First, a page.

Dreisbach allots about three general paragraphs to the “conventional” (i.e., literal, direct) interpretation of Romans 13 and 1 Peter 2—passages that “on their face” disallow resistance to authority and had been generally understood that way for more than 1,500 years. On the other hand, he devotes an entire chapter to a creative interpretation favored by the American patriots and its historical—largely nonbiblical—genesis. Indeed, there’s scarcely a word from the Bible for 20 pages (116–135), but there’s a lot of history and political theory. Dreisbach calls this interpretation—one that relies heavily on adding words and ideas to Romans 13—a “nuanced” interpretation, and commends the work of one of its creators for its “refreshing acquaintance with political thought in the Scripture” and presentation of a “cogent” theory (124). This would be understandable in a generic study of the political thought of the founding generation, but it’s problematic in a study that specifically expresses concern for biblical context and proper interpretation of Scripture.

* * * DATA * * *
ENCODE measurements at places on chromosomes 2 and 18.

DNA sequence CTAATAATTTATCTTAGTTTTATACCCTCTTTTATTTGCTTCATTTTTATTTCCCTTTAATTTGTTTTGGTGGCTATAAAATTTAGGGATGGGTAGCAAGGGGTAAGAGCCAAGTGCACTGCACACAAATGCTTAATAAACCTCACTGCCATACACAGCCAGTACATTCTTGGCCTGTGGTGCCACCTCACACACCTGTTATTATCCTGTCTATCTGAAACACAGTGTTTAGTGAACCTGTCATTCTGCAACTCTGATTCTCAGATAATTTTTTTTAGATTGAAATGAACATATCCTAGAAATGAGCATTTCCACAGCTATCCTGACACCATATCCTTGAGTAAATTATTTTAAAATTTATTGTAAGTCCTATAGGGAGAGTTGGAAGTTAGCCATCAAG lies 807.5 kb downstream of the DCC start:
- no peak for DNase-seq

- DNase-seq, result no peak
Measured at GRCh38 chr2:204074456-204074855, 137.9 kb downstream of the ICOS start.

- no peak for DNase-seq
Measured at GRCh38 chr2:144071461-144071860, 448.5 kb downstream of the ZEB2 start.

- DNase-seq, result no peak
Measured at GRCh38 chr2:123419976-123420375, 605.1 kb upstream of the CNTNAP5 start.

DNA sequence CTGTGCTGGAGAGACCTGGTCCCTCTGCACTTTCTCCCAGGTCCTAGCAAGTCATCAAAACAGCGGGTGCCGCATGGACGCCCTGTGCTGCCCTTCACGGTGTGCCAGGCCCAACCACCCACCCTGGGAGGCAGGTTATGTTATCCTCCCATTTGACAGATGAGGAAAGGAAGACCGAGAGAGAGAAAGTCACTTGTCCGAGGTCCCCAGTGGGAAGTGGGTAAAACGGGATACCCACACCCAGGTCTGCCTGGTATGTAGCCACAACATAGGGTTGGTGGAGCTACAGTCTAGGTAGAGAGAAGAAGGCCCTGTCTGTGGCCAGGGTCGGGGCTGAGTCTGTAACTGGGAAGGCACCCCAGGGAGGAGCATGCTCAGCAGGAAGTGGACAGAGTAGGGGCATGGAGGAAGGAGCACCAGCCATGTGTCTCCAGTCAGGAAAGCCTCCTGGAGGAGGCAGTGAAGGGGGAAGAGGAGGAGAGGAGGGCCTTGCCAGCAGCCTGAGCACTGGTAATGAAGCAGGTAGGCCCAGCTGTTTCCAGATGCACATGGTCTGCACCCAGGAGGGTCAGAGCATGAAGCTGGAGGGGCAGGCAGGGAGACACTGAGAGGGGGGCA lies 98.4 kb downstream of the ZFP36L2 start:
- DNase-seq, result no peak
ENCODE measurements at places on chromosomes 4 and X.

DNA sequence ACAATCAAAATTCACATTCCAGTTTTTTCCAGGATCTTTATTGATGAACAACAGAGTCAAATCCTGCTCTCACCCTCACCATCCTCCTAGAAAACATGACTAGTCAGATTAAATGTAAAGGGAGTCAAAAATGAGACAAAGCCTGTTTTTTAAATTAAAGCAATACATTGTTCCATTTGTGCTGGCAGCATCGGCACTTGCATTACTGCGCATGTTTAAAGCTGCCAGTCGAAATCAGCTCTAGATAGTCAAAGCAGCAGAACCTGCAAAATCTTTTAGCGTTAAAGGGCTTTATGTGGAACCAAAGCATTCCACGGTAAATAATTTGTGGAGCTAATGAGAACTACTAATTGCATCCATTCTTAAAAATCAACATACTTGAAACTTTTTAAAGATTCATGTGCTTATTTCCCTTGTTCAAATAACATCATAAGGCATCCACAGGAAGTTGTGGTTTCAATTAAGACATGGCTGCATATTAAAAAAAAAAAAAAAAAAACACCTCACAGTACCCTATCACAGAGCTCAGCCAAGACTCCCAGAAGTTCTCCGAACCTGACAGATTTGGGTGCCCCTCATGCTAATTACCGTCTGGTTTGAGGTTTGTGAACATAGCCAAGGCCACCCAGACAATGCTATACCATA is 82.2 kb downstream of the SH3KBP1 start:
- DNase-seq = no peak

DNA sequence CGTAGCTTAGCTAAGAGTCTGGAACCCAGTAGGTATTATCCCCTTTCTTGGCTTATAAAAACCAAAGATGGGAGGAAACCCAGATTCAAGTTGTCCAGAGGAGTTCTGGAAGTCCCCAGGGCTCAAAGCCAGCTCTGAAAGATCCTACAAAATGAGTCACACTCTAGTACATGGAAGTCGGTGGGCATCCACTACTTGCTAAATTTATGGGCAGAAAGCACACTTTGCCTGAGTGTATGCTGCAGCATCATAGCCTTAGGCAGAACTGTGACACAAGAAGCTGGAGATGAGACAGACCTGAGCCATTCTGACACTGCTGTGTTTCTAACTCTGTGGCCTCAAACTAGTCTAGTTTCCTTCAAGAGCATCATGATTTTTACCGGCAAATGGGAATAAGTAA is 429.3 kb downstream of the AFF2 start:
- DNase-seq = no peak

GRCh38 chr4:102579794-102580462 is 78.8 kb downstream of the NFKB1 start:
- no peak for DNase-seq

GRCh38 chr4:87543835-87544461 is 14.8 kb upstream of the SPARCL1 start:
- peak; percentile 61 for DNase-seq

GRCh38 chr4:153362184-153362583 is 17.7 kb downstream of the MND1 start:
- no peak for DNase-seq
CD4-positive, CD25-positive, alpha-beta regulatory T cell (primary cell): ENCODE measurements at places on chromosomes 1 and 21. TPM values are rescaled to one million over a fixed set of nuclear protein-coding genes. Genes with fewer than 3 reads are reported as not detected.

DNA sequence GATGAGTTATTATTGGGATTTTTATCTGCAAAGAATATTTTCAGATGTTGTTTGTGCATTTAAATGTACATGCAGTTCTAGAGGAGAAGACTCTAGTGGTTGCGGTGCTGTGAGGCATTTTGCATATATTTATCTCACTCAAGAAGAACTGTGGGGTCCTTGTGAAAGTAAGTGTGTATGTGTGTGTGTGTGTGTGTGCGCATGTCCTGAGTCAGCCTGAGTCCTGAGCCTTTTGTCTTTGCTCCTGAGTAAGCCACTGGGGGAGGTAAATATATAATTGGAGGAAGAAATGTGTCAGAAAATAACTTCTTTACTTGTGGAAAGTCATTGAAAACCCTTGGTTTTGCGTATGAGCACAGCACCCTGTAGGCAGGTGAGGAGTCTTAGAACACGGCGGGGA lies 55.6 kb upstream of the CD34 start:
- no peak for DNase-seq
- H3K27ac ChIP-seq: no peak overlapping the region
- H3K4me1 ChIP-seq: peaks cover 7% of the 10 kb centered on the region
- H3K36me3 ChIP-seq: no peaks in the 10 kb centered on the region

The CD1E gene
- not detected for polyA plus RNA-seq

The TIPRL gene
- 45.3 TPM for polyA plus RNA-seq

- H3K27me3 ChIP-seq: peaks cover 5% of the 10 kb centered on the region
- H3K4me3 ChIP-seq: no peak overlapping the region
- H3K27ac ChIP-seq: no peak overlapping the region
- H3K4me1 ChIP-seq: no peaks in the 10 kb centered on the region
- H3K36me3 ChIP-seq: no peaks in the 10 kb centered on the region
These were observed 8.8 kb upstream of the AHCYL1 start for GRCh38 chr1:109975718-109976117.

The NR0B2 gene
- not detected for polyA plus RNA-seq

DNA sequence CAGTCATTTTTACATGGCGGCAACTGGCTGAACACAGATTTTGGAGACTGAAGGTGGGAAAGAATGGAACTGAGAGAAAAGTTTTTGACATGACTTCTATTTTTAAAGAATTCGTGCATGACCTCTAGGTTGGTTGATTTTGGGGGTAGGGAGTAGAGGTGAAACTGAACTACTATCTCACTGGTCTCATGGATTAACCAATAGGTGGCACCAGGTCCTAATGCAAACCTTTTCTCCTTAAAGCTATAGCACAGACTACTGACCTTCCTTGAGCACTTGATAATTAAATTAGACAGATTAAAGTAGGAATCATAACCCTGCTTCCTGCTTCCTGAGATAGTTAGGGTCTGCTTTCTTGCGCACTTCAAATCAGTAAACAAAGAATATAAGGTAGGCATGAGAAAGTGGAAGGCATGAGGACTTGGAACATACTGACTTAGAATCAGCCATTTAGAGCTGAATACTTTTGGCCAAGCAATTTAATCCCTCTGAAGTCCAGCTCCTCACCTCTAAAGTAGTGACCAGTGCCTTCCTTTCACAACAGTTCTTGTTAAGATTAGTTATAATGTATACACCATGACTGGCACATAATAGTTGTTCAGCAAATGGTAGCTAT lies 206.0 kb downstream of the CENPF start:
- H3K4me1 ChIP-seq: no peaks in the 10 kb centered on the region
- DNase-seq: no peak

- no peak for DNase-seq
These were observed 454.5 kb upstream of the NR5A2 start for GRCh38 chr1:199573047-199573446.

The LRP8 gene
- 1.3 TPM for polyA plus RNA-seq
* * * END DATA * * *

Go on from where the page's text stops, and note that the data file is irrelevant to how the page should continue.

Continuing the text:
Dreisbach obviously had to explain the interpretation of passages used to promote the American Revolution, but a truly biblical analysis of this issue would seem to require addressing the problems and inconsistencies inherent in rejecting the literal, direct interpretation in its historical and biblical context.
In the Hands of the ‘Founders’